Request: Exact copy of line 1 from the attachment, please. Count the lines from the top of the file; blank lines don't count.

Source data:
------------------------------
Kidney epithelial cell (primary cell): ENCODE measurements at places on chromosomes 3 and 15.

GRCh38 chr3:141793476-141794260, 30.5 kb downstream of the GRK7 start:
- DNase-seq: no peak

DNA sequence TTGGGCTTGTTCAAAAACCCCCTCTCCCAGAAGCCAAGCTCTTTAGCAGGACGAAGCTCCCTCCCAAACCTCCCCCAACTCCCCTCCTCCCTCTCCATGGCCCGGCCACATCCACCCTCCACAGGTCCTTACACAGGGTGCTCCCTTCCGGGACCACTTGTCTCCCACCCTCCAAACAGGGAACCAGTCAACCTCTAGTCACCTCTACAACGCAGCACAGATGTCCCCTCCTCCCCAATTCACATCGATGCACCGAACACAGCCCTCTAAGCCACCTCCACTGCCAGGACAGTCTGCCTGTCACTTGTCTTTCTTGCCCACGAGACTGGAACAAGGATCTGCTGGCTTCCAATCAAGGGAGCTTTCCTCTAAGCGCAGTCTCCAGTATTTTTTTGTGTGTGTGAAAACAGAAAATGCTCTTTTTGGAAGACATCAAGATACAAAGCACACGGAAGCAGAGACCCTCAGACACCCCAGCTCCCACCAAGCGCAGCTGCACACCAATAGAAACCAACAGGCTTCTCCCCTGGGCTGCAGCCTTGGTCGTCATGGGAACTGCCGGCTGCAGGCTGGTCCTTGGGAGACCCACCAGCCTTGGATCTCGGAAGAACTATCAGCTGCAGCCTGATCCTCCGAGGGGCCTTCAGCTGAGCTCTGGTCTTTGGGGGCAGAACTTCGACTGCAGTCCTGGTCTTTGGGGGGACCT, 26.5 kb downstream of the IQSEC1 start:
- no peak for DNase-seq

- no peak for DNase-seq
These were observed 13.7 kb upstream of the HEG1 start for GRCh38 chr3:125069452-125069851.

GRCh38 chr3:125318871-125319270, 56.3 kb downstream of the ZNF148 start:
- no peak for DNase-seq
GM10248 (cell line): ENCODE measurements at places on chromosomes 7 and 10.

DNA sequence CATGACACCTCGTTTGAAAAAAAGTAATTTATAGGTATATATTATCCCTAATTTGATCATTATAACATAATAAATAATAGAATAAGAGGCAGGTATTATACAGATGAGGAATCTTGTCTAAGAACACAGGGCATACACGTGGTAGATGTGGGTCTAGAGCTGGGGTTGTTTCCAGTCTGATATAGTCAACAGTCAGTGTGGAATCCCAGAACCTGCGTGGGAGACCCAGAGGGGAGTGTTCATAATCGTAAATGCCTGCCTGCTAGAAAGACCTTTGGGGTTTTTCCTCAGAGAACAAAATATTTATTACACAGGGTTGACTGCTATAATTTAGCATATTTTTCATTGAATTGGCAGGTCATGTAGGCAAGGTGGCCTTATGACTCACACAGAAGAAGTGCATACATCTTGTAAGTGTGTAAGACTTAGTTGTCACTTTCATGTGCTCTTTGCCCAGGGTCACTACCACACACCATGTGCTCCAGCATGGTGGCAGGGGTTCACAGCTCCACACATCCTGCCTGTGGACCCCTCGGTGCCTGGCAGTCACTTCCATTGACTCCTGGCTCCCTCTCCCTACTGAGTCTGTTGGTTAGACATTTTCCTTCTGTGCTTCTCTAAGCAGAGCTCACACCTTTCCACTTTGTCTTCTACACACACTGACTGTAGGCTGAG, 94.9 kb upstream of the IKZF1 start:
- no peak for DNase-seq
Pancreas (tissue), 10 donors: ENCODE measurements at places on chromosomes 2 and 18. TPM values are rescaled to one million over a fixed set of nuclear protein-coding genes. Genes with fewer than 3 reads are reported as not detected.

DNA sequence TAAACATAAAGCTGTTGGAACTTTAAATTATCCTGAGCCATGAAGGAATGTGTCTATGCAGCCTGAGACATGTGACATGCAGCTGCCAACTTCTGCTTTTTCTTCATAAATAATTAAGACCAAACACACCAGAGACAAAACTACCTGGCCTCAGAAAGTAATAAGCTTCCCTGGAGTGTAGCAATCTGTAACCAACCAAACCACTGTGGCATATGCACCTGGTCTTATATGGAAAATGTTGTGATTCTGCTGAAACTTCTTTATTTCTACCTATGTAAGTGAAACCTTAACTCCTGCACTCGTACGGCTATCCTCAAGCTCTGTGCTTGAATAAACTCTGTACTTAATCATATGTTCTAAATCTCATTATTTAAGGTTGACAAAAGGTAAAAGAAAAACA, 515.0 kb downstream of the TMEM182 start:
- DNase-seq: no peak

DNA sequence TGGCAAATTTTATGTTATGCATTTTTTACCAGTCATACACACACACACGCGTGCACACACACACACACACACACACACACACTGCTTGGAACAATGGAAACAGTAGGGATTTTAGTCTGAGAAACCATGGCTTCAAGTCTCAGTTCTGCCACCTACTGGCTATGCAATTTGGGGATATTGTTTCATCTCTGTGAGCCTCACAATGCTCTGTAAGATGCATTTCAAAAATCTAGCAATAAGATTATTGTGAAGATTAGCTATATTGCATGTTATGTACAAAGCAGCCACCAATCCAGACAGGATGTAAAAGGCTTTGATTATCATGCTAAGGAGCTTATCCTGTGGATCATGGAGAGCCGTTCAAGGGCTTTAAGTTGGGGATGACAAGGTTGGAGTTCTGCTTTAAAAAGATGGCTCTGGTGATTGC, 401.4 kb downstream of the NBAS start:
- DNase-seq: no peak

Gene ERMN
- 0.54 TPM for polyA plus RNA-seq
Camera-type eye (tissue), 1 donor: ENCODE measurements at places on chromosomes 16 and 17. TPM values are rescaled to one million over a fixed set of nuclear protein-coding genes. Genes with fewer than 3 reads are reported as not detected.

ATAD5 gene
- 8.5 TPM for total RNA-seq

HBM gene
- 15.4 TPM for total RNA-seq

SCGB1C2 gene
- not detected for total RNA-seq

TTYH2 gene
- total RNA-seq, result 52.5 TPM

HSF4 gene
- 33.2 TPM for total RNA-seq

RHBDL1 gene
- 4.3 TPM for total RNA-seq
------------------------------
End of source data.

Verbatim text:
Kidney epithelial cell (primary cell): ENCODE measurements at places on chromosomes 3 and 15.